How crowdfunding is revolutionising journalism – and the world

Crowdfunding for tech start-ups, smart inventions and even movies isn’t anything new, but what about the impact of crowdfunding on journalism? Khari Johnson explains how this revolutionary idea has the power to change the world as we know it

Crowdfunding is beginning to feel a lot like social media did a decade ago.

It’s been around for a couple of years and still isn’t taken seriously by some people, but it’s forecast to explode and have a massive impact on life as we know it. Like social media, pretty soon it may become so common that it’s a normal part of a lot of people’s jobs and lives.

That could certainly be the case for a lot of journalists. About a year ago I created the website Through the Cracks to follow the impact of crowdfunding on reporters and storytellers. We now have about a dozen journalists in half a dozen countries around the world monitoring crowdfunding in journalism. We’ve followed thousands of campaigns across dozens of platforms and what we’ve seen is amazing. It reinvigorates my hope for the future of journalism.

We’ve seen brand new start-ups earn seed money, independent news outlets become the go-to alternative to state-owned media and freelancers with their own following succeed. We’ve seen innovation and reporting that fills a hole in the media landscape and brings under-reported stories to light.

This isn’t considered an option by everyone yet, nor has it taken roots in every part of the world, but as it grows in acceptance and adoption, we may be in store for some incredible impact.

Its campaign isn’t over yet, but Positive News is now part of that trend, a trend that can come with a deeper relationship between reporter and reader and has the potential to be about a whole lot more than money.

“One of the most exciting things happening in journalism right now is crowdfunding’s ability to empower communities and bring to life stories and storytelling ventures that wouldn’t exist otherwise.”

The other day I was reading a story about news start-ups that made me roll my eyes. There was some new information but for the most part it was an old story, a progress report about Vice, BuzzFeed and the same dozen or so companies I hear about again and again.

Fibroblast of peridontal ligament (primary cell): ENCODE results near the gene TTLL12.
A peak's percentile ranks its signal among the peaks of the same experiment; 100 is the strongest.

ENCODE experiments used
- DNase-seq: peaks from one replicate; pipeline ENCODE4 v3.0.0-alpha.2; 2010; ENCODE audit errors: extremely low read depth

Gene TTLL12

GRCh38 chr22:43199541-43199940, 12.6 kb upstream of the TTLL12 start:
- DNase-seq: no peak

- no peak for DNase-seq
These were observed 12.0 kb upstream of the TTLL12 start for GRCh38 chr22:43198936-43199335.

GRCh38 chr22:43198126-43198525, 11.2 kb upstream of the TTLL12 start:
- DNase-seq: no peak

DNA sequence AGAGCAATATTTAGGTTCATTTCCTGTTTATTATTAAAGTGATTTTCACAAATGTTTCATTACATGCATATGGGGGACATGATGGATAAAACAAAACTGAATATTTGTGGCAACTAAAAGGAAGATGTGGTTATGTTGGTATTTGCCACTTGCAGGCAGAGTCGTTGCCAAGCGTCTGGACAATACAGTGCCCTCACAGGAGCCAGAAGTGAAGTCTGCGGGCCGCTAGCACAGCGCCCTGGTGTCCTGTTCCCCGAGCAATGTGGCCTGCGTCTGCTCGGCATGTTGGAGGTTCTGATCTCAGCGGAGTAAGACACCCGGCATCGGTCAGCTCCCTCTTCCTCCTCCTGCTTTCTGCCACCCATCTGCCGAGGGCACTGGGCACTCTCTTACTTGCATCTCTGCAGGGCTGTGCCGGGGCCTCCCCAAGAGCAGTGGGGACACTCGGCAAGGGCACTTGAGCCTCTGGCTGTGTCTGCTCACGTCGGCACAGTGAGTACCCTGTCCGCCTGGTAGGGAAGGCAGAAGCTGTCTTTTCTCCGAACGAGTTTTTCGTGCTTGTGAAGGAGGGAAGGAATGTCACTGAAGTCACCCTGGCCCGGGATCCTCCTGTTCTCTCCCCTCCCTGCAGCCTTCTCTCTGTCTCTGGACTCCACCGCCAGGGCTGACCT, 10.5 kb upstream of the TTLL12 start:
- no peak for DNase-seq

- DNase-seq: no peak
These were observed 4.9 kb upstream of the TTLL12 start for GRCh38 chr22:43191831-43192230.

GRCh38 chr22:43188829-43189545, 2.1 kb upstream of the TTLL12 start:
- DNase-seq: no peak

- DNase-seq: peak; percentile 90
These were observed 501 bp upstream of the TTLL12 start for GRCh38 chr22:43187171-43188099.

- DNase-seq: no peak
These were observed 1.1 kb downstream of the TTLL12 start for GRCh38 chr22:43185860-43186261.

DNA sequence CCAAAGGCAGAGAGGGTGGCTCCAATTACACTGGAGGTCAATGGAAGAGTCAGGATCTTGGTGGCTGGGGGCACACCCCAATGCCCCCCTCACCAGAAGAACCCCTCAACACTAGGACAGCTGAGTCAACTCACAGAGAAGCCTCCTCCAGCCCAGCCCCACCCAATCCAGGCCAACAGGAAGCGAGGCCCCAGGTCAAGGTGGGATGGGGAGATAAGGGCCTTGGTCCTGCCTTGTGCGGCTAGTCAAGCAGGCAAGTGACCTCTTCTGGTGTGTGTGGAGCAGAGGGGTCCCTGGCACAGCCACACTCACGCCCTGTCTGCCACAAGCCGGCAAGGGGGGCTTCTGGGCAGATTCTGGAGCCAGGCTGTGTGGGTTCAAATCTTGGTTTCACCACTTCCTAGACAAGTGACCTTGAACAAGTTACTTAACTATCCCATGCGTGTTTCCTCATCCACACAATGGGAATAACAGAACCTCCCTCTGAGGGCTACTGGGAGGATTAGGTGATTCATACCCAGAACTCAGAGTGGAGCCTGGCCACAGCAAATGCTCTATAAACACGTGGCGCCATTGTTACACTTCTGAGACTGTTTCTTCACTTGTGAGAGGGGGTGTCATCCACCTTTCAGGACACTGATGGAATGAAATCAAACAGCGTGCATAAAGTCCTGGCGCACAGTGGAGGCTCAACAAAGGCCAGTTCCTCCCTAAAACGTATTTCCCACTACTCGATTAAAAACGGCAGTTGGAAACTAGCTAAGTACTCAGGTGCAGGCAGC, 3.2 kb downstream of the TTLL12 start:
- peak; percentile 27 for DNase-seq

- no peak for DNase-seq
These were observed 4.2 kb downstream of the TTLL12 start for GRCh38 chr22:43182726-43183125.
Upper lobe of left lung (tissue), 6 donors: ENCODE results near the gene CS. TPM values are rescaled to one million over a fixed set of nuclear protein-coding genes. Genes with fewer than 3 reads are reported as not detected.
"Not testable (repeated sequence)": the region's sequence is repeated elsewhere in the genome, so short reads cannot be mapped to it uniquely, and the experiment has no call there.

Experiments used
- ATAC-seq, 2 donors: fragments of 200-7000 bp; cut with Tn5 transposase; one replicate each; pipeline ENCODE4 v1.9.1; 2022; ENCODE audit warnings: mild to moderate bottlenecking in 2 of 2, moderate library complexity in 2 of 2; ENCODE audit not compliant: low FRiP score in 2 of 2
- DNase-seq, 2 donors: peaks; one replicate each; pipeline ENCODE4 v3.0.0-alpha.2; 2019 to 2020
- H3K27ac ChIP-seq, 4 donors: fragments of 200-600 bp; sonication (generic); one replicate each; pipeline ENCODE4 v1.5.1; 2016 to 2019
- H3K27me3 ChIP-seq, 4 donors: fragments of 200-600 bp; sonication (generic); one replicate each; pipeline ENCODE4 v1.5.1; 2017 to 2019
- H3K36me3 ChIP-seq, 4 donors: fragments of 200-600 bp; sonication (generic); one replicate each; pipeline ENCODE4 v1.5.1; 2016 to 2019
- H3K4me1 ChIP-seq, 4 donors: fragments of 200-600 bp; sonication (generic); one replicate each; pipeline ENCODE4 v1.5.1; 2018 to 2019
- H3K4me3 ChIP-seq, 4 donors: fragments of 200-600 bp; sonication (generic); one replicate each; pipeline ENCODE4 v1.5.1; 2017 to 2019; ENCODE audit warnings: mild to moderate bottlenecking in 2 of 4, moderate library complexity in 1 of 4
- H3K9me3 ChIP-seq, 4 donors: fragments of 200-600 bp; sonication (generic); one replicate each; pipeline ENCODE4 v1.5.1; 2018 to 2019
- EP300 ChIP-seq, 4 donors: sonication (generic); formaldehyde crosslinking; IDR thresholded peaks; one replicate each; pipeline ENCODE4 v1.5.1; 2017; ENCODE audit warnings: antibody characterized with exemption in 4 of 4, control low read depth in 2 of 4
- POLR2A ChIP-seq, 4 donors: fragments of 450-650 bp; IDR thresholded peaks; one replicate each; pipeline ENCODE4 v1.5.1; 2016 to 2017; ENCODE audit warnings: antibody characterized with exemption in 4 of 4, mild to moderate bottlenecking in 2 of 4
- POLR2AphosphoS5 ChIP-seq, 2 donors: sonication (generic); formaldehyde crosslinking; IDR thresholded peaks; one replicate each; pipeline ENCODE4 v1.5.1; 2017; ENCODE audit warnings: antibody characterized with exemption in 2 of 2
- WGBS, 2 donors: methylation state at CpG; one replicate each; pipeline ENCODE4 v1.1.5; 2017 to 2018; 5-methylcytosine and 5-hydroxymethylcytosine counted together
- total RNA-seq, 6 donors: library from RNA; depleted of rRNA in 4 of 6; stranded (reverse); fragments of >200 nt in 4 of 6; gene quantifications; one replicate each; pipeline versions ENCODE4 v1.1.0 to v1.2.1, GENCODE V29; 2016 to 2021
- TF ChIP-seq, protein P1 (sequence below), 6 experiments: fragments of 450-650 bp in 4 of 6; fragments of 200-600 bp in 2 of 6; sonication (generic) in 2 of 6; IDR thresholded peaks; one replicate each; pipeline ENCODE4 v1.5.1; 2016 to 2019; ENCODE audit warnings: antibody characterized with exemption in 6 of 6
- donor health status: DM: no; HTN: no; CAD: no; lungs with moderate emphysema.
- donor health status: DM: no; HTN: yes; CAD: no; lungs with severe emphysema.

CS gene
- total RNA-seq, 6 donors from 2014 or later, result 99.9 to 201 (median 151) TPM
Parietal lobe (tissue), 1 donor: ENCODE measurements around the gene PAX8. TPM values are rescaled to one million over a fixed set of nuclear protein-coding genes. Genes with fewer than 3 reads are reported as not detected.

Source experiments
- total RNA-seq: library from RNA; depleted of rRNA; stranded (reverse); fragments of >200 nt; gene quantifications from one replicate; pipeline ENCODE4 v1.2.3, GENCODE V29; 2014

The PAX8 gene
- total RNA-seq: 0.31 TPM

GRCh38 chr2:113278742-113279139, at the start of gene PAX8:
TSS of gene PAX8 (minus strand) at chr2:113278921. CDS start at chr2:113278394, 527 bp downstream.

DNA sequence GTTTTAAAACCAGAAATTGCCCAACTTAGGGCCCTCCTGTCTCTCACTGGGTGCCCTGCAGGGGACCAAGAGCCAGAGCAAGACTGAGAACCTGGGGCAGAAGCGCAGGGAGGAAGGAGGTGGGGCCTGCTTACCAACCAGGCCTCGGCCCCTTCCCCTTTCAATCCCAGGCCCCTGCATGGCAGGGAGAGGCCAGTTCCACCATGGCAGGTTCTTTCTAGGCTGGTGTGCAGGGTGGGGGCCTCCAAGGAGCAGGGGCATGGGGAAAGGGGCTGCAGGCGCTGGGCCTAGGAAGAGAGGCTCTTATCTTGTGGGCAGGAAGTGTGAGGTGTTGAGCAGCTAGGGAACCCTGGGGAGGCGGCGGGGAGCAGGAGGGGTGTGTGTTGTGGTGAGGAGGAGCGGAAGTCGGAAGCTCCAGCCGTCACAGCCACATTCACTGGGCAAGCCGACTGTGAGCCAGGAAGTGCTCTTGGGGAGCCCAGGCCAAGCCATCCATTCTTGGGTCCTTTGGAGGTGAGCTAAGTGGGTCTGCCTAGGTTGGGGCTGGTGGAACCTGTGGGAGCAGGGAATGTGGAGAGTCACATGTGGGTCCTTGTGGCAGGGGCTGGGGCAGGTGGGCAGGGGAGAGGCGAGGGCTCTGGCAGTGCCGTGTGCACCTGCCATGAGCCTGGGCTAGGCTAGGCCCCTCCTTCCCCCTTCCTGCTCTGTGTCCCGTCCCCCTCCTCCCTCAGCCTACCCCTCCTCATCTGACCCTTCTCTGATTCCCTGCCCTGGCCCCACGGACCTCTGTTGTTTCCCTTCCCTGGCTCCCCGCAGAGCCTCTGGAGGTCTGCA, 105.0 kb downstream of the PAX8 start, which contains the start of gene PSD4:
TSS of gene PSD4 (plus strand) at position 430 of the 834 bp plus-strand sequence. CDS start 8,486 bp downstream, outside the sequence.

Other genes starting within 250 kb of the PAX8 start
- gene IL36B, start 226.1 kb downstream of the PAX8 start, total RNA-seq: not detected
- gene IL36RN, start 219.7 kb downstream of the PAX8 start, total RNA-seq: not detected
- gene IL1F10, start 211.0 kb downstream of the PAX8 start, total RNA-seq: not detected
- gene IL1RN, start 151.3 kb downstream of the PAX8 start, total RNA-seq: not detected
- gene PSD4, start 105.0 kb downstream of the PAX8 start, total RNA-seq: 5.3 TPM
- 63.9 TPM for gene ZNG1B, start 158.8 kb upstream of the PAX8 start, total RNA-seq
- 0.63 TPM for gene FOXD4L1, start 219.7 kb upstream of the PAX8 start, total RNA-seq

I mean, I get lost in BuzzFeed videos sometimes just like everyone else, but it’s not the most exciting thing happening in journalism right now. Not to me.

One of the most exciting things happening in journalism right now is crowdfunding’s ability to empower communities and bring to life stories and storytelling ventures that wouldn’t exist otherwise.

We saw it with hyperlocal Brixton Blog & Bugle, a Sleaford Mods documentary and the swift reaction to #indyref in Scotland that brought funding to news start-ups there. We also saw it when a crowdfunding campaign started by a newspaper raised more than £1,000,000 in a day to rebuild a Manchester dog shelter.

A few weeks ago citizen journalism site Bellingcat used open source tools, citizen journalism and a quick GoFundMe campaign to challenge assertions made by Russia regarding the crash of flight MH17. That’s exciting.

The idea that a community – be it online or geographic, hyperlocal or worldwide – can band together to bring reporting to life or take other collective action at this speed is a new phenomena. In the wake of a tragedy, scandal or years of neglect, people can start to ask questions.

Is the mainstream news avoiding the hard questions? Do they lack ambition or fail to meet the diversity of the community they cover? Do they cover problems but offer no solutions? Do they measure page views but don’t seem to keep track of impact or engagement or strengthening bonds in the community? Do you believe someone should stay on the job after a major environmental catastrophe or the church shootings in South Carolina to ensure the story doesn’t just become forgotten in the churn of the news cycle?

Journalists and communities that identify a need and work with a passionate audience now have options.

Some of these options existed before but not with this ease or speed. With crowdfunding you can test an idea, get the money and be set to go in a matter of days or weeks.

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Crowdfunding is set to outpace venture capital spending in 2016, according to industry researcher Massolution. Previous projections by the firm have crowdfunding set to double in size several times over in the coming years. One example of how this might happen is in the US, where on 19 June regulators approved the start of equity crowdfunding, a kind of investment in businesses that people of average income haven’t been able to do since the Great Depression

Community share offers through crowdfunding, as Positive News is doing, is an exciting new idea. It isn’t just investment in a figurative sense because you feel connected to a cause or you get a free T-shirt: you get shares. You can literally own the media. People can invest in positive news or community news or whatever else touches your heart, impacts your life or fits into your investment strategy.

Crowdfunding may not be the silver bullet that cures all that ails journalism, but it’s going to fuel a hell of a lot of experiments and innovation, and we’re just starting to see the ways crowdfunding can fit into a larger strategy, help sustain social or business ventures and bring new ideas into the world.

We are inviting our readers to #OwnTheMedia. Become an owner now and help us become the first crowdfunded global media cooperative.

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